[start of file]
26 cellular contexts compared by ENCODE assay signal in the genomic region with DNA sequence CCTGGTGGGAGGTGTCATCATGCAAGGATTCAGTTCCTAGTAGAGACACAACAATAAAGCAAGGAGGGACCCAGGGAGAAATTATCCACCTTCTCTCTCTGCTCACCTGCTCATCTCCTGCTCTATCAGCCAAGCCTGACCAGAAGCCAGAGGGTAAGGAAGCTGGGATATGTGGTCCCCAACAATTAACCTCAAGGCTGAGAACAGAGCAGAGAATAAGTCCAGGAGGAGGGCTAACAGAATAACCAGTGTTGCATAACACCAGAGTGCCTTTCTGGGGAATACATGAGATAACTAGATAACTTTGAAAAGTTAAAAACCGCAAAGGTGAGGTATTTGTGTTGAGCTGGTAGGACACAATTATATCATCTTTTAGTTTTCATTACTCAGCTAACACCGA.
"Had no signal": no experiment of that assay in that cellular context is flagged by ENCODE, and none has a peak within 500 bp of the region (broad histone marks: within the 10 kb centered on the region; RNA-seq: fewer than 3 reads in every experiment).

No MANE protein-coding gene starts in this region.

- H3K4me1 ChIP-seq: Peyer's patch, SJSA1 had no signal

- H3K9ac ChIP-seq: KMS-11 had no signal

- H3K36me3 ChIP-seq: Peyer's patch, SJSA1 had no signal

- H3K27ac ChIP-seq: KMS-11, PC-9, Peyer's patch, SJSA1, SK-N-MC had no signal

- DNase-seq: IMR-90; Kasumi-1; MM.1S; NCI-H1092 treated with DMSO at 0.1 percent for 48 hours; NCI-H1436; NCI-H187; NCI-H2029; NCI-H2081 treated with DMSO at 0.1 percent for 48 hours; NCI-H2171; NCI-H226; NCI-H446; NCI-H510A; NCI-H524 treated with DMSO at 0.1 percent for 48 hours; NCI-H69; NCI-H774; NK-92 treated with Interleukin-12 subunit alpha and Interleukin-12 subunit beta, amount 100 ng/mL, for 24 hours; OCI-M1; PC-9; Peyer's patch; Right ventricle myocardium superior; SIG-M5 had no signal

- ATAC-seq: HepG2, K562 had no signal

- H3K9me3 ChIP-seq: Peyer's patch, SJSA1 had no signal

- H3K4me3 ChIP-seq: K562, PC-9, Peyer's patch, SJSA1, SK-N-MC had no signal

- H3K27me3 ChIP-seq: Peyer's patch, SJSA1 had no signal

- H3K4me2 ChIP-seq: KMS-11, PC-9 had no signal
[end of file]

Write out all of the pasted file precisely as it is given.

26 cellular contexts compared by ENCODE assay signal in the genomic region with DNA sequence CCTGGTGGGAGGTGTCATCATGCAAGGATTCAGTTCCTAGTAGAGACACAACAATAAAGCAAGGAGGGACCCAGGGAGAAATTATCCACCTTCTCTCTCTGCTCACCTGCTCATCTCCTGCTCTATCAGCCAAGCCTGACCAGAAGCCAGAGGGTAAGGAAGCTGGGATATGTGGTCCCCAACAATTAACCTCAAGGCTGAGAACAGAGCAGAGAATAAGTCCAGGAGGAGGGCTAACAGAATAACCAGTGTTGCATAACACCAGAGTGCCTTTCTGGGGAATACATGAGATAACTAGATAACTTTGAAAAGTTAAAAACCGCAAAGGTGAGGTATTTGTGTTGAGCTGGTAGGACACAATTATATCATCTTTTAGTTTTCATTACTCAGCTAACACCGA.
"Had no signal": no experiment of that assay in that cellular context is flagged by ENCODE, and none has a peak within 500 bp of the region (broad histone marks: within the 10 kb centered on the region; RNA-seq: fewer than 3 reads in every experiment).

No MANE protein-coding gene starts in this region.

- H3K4me1 ChIP-seq: Peyer's patch, SJSA1 had no signal

- H3K9ac ChIP-seq: KMS-11 had no signal

- H3K36me3 ChIP-seq: Peyer's patch, SJSA1 had no signal

- H3K27ac ChIP-seq: KMS-11, PC-9, Peyer's patch, SJSA1, SK-N-MC had no signal

- DNase-seq: IMR-90; Kasumi-1; MM.1S; NCI-H1092 treated with DMSO at 0.1 percent for 48 hours; NCI-H1436; NCI-H187; NCI-H2029; NCI-H2081 treated with DMSO at 0.1 percent for 48 hours; NCI-H2171; NCI-H226; NCI-H446; NCI-H510A; NCI-H524 treated with DMSO at 0.1 percent for 48 hours; NCI-H69; NCI-H774; NK-92 treated with Interleukin-12 subunit alpha and Interleukin-12 subunit beta, amount 100 ng/mL, for 24 hours; OCI-M1; PC-9; Peyer's patch; Right ventricle myocardium superior; SIG-M5 had no signal

- ATAC-seq: HepG2, K562 had no signal

- H3K9me3 ChIP-seq: Peyer's patch, SJSA1 had no signal

- H3K4me3 ChIP-seq: K562, PC-9, Peyer's patch, SJSA1, SK-N-MC had no signal

- H3K27me3 ChIP-seq: Peyer's patch, SJSA1 had no signal

- H3K4me2 ChIP-seq: KMS-11, PC-9 had no signal